Keywords: O-GlcNAcylation, nanocarriers, OGT inhibitor, targeted therapy, lectin, combined therapy

Graphical Abstract:


Protein glycosylation refers to the transfer of a variety of sugar molecules to cellular proteins under the catalysis of various glycosyltransferases. The process involves the formation of covalent bonds between sugar molecules and the amino or hydroxyl groups of amino acid residues of proteins. Glycosylated proteins carry monosaccharide or polysaccharide chains that are either readily synthesized and added altogether, or sequentially added one sugar molecule by another. Based on the peptide motifs where the sugar chain is added to, glycosylation can be generally classified into the N-link glycosylation with the transfer of N-acetylglucosamine (GlcNAc), and the O-link glycosylation with the transfer of N-acetylgalactosamine (GalNAc). In mammalian cells, the extracellular and membrane proteins are frequently post-translationally modified by glycosylation. It is noteworthy that Torres and Hart reported the “non-canonical glycosylation” of O-linked N-acetylglucosaminylation (O-GlcNAcylation).1 Different to the glycons in the classical N- and O-link glycosylation, in this type of glycosylation, a monosaccharide GlcNAc group is specifically added by the OGT and removed by β-N-acetylglucosaminidase (OGA). The rapid turnover and the reversible nature of O-GlcNAcylation pointed to its tight regulation and dynamic bioactivity. While most O-GlcNAcylated proteins are detected in the cytoplasm, nuclei, and mitochondrions,2 several studies indicated that O-GlcNAcylation also exist in the extracellular domains of membrane proteins such as the Notch receptor and epidermal growth factor receptor (EGFR).3–5 Interestingly, the GlcNAc chain can be extended from the initial monosaccharide by sequential addition of a galactose and a terminal sialic acid (Figure 1). An increasing body of evidence supports that O-GlcNAcylation participates in the regulation of various cell functions including those for transcription, signal transduction, metabolism, proliferation and apoptosis.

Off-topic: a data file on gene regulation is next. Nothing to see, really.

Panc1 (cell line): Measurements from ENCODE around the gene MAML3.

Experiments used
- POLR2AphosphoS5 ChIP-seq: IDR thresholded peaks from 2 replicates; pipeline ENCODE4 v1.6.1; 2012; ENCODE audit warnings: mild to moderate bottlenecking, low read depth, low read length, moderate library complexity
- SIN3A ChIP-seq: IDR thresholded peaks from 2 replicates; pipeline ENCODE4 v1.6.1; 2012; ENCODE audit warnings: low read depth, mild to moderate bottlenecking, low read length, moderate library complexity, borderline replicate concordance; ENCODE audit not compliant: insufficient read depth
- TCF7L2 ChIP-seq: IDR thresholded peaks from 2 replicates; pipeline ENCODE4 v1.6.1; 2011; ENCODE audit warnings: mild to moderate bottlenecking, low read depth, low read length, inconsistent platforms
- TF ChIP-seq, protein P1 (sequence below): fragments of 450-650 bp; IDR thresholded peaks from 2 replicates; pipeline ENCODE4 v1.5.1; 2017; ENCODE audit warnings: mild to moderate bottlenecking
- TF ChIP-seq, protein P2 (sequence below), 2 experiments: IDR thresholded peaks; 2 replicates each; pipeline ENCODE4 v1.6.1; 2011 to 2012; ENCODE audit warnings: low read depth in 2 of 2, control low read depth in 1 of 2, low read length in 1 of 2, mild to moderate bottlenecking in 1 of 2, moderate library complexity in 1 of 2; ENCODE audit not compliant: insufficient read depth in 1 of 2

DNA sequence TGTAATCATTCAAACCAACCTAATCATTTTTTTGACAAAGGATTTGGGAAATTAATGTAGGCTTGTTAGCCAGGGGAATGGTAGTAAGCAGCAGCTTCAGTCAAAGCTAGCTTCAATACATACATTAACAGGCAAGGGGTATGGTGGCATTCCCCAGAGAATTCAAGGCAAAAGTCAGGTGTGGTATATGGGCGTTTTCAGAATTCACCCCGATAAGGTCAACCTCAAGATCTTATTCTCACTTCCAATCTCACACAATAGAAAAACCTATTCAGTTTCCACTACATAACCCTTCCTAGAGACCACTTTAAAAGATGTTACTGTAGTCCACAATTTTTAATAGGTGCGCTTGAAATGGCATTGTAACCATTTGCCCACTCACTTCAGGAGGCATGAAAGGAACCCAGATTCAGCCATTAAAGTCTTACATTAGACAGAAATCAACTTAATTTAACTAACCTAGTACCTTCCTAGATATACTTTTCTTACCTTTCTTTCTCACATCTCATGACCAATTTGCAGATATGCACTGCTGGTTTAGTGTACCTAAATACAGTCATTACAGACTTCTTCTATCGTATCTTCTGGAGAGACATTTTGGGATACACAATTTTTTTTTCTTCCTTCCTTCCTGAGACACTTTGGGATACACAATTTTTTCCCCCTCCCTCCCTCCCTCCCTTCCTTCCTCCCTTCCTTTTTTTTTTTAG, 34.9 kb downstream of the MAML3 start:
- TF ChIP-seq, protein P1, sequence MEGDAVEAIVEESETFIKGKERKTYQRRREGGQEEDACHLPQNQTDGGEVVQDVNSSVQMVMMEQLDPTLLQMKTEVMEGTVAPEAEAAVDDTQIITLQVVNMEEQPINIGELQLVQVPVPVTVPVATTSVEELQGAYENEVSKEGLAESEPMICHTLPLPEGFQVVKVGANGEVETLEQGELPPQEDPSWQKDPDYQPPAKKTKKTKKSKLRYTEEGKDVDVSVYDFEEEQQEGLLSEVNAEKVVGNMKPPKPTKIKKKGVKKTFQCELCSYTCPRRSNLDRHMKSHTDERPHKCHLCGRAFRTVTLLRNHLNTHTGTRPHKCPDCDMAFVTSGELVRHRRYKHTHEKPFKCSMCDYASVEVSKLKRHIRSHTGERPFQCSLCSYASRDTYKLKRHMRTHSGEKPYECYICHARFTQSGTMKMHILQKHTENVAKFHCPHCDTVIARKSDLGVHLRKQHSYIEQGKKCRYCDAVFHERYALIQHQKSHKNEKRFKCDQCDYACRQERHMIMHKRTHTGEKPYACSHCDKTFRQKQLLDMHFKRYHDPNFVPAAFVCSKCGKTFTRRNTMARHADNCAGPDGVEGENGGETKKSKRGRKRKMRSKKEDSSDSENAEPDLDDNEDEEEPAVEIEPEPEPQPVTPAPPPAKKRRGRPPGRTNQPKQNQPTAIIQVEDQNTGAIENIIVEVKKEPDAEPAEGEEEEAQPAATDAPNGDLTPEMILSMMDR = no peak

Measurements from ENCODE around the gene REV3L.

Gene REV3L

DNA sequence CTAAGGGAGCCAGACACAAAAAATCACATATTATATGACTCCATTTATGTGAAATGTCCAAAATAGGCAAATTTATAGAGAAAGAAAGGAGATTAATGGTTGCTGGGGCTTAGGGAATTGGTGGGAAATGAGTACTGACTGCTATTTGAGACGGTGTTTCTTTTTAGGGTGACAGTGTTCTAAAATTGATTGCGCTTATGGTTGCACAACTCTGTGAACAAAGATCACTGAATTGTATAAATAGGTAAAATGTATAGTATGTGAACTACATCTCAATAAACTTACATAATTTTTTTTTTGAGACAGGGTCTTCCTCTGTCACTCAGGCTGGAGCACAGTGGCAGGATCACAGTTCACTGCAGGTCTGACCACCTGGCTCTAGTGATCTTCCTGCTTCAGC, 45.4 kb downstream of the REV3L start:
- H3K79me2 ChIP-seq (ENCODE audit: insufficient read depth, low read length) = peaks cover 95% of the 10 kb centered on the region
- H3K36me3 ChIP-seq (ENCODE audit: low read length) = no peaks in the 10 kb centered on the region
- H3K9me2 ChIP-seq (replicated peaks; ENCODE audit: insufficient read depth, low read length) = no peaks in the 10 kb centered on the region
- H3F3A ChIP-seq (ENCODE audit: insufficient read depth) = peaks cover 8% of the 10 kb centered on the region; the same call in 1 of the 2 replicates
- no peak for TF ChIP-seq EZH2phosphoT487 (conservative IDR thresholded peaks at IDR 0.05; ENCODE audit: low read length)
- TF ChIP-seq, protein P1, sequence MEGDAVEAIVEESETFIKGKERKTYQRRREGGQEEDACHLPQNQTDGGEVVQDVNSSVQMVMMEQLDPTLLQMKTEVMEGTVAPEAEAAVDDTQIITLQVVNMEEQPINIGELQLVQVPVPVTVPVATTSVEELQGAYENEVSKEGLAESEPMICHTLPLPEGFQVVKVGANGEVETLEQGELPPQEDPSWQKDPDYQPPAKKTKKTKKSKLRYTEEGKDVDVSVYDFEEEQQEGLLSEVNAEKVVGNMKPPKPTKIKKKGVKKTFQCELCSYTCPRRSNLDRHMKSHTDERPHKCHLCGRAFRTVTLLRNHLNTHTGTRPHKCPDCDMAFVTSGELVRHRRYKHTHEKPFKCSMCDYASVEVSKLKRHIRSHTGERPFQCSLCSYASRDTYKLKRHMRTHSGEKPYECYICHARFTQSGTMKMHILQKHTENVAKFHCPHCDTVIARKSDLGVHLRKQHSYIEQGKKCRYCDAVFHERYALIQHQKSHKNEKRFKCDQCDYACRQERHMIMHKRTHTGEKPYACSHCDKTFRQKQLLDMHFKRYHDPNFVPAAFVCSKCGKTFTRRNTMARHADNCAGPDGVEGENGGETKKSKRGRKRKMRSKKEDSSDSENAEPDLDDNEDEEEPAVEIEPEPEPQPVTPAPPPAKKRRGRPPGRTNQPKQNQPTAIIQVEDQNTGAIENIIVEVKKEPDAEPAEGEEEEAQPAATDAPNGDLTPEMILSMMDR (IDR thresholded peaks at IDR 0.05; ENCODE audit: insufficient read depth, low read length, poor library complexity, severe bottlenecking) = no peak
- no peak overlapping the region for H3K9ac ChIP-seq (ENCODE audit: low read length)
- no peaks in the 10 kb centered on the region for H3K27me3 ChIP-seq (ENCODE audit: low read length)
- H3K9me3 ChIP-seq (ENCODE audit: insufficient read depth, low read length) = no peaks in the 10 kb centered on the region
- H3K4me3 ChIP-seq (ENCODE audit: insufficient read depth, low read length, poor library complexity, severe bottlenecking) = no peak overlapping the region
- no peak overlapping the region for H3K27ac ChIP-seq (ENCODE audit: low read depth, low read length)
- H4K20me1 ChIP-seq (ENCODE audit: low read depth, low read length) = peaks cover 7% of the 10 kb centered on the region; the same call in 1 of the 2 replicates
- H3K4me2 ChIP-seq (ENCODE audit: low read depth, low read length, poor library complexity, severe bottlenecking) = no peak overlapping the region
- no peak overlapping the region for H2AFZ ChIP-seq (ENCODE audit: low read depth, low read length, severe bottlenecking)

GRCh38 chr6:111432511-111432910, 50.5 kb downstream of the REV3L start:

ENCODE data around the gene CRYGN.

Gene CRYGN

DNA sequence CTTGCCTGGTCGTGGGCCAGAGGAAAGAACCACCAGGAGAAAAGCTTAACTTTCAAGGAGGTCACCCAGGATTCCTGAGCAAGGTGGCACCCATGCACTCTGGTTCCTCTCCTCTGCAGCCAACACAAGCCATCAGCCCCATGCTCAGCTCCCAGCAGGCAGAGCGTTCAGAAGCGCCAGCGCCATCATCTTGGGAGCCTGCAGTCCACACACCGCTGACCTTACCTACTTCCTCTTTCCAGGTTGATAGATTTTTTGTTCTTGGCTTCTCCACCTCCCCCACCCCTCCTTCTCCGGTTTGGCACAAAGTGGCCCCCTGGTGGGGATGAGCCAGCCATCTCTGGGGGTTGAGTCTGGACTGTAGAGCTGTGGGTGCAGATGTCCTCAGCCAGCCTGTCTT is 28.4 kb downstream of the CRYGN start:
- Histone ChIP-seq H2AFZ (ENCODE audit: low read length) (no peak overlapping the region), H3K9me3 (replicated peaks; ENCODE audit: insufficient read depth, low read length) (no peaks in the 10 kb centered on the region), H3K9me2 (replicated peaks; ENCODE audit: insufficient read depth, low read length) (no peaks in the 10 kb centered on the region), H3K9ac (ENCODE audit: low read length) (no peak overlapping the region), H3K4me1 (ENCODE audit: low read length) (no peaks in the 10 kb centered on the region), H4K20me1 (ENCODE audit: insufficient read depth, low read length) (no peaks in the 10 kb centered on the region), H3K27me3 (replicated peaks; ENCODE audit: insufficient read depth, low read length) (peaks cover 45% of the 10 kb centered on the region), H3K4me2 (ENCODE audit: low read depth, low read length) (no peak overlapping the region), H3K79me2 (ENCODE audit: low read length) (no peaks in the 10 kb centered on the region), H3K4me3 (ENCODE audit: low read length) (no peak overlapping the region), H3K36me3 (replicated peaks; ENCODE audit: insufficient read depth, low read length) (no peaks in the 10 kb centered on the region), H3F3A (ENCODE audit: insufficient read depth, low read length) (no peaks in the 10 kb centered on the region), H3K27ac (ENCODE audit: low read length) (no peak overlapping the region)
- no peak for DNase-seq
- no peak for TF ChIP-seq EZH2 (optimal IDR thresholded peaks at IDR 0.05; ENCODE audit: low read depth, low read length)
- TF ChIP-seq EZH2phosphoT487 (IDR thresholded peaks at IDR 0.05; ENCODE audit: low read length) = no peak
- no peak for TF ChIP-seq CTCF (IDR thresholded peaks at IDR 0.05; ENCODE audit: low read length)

Figure 1 Illustration of the N- and O-link glycosylation, and O-GlcNAcylation. The structures and locations of the canonical N- and O-link glycosylation are compared to those of the non-canonical, cancer-specific O-GlcNAcylation. The N-link glycosylation involves complex combinations of mannose, galactose, and GlcNAc, with a common core composed of 2 GlcNAcs and 3 mannoses. The O-link glycosylation is initiated by the addition of a GalNAc group, and the sugar chains are extended by sequential addition of galactose, GalNAc and GlcNAc. N- and O-link glycosylation are often capped with negatively charged sialic acids. The O-GlcNAcylation is initiated by a GlcNAc, and can be further extended by addition of galactose and sialic acid. Note the intracellular as well as membrane location of O-GlcNAcylation.